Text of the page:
Home insulation and air sealing

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Old 04-21-10, 12:56 PM
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Thumbs down Home insulation and air sealing

I am considering having my old home insulated and air sealed. Due to money troubles, I am considering only insulating the attic and skip the walls. I understand the walls are very expensive to insulate and the pay back period is many years. I have two contractors bidding for the work - both tell me that it is no good unless I also insulate the walls and it is not a matter of air leakage. I also know this is where they make the big money. Your take on all this? I think sealing the top and bottom of the house will be "good enough".
 
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Old 04-21-10, 04:16 PM
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Well I tend to agree with your understanding. Air sealing is step one. Were did I read that the average home has enough airgaps to equal a 14 square inch hole? Was it here? It would defeat the purpose to insulate the walls without doing a thorough air seal. Both sealing and insulating are ideal, but if you had to pick one...
 
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Old 04-25-10, 03:43 PM
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Air sealing (re:)

Most heat is lost thru the ceiling so thats the most cost effective approach with a liomited budget. If you are interested in sealing, first google on air tight drywall approach. Works best on new construction but they can so remods too. Be aware as you become more air tight you will need a heat recovery ventilator for fresh air makeup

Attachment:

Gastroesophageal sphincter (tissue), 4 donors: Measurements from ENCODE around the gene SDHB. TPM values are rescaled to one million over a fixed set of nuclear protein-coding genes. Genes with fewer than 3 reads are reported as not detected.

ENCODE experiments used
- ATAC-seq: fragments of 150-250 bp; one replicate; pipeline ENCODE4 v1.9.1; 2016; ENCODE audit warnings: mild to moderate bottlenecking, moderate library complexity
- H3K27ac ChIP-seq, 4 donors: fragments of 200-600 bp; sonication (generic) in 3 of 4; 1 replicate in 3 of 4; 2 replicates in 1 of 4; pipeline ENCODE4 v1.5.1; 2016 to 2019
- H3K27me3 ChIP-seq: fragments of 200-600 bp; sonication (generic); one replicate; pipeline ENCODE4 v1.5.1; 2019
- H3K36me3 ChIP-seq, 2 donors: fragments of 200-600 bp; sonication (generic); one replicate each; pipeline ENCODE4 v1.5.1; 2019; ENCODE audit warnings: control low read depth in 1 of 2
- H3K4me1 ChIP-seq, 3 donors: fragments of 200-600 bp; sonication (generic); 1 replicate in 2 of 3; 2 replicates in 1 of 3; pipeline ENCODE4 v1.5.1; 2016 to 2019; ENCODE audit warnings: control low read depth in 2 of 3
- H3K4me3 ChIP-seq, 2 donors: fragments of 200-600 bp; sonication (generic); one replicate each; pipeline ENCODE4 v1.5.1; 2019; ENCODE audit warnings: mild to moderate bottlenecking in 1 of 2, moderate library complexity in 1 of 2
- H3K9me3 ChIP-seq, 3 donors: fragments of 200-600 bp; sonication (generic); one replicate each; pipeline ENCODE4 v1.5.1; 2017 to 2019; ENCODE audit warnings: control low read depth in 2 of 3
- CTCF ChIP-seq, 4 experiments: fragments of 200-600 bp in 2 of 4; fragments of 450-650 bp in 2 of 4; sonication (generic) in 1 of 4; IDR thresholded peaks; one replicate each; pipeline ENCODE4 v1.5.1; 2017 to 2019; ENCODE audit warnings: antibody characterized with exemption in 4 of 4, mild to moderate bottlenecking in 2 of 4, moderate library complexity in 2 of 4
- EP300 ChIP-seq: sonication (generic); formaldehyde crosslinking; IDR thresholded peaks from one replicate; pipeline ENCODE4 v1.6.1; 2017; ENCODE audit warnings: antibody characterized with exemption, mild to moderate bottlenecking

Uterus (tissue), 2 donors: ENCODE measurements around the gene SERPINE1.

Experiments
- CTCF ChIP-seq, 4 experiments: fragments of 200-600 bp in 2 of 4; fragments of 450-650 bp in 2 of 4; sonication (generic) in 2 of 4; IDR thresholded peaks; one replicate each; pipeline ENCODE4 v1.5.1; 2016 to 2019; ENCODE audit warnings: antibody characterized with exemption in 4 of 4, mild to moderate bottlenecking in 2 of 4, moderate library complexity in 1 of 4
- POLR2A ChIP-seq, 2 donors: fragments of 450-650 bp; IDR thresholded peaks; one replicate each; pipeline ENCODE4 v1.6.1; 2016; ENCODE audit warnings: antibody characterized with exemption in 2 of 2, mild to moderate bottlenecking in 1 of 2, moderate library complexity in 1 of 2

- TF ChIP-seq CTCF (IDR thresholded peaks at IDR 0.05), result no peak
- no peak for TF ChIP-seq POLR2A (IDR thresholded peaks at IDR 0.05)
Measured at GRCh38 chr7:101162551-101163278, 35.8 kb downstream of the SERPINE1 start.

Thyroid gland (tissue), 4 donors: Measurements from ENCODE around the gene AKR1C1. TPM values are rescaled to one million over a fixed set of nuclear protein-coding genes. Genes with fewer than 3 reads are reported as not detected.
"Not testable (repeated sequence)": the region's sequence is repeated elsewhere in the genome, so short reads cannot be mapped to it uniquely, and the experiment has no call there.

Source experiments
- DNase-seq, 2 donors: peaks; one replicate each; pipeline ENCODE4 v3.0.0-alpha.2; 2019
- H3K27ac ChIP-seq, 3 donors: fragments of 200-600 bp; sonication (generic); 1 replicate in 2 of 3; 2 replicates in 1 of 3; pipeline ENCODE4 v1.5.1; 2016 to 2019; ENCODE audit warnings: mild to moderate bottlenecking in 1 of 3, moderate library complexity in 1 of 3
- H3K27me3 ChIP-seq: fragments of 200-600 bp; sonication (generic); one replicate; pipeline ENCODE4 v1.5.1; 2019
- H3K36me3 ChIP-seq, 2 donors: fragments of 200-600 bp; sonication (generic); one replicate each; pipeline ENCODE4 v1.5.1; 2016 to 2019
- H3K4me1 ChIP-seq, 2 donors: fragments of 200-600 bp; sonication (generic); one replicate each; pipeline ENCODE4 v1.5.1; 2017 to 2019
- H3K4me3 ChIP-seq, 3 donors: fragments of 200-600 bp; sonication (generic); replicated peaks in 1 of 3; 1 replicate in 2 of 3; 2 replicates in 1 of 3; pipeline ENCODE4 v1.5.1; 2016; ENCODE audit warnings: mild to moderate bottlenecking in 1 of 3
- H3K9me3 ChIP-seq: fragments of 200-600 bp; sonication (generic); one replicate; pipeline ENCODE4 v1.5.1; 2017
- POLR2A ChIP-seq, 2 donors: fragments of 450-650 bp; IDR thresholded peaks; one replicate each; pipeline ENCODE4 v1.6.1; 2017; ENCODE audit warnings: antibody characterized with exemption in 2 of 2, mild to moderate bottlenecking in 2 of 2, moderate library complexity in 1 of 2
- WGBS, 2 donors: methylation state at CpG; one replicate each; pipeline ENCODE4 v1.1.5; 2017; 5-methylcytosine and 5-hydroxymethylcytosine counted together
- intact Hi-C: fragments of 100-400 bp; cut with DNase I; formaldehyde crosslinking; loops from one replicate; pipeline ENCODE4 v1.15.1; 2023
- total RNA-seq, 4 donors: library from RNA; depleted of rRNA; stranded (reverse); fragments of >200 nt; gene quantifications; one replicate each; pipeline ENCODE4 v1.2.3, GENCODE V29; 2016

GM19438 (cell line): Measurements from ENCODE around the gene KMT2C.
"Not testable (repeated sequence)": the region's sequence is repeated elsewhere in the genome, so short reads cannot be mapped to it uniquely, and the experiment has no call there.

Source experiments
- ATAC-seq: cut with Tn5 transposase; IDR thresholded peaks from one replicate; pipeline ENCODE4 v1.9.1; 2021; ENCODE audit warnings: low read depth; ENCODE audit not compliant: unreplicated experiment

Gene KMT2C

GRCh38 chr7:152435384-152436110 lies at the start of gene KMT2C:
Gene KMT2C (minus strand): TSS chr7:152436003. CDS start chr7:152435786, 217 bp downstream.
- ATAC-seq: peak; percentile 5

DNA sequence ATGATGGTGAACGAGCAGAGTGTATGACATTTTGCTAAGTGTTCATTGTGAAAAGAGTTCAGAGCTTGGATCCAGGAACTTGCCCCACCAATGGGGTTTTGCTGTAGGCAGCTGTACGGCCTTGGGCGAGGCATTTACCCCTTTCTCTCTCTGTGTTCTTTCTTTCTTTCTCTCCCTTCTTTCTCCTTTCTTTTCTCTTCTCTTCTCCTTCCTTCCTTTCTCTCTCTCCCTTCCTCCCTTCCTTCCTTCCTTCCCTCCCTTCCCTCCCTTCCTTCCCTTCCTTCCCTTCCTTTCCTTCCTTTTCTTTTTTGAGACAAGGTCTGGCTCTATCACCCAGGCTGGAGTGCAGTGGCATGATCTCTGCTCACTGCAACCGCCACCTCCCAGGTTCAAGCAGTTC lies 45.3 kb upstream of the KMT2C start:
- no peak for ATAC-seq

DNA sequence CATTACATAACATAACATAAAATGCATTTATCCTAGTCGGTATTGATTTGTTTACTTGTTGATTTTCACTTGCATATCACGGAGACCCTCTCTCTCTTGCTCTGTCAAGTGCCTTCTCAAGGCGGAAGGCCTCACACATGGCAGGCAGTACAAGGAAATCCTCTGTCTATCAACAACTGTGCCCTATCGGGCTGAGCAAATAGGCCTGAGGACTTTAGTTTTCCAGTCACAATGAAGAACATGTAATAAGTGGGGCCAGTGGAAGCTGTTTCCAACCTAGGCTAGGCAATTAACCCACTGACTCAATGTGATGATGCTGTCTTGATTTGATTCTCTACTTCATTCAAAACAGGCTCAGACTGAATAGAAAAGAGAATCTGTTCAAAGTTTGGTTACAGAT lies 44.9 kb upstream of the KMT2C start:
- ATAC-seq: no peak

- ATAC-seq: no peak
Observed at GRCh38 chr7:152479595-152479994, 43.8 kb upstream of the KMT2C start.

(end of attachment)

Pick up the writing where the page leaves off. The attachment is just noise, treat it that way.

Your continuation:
They basically use the drywall as an interior air barrier (foam outlets, caulk drwall to floor, seal air duct penetrations, vent stacks and other penetrations thru the attic, etc)
 
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Old 04-25-10, 05:17 PM
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Hi netmouse. Air sealing is first as stated. Just a lot easier to do before the new insulation, plus it is the number one most cost effective improvement you can do. Here is a link of the issue. It opens slow, but a good read. http://www.efficiencyvermont.com/ste...ide_062507.pdf

Now the attic. How much improvement you will get depends upon what is up there. If there is no insulation at all, adding anything will make a big difference. If there is 6" already, with none in the walls, then adding a foot will be barely noticeable. The reason, if there is already some insulation, then the ceiling is not the major player in your heat loss. Thus adding more can only reduce a small number.

If NJ has any stimulus money, Energy Star or other, the improvements you make will reduce your chances of qualifying for their programs, so check first if you want to consider some gov money. If not, air seal like mad. Most older homes would be hard to over seal, but if the front door feels like you are pulling against a vacuum, or the windows sweat in the winter, it is too tight. Combustion air for the furnace is also an important issue.

This all may sound confusing, but last whatever when energy prices went crazy, it was extremely important and taking care of these issues now is just beating the rush for the next price jump.

Good Luck
Bud
 
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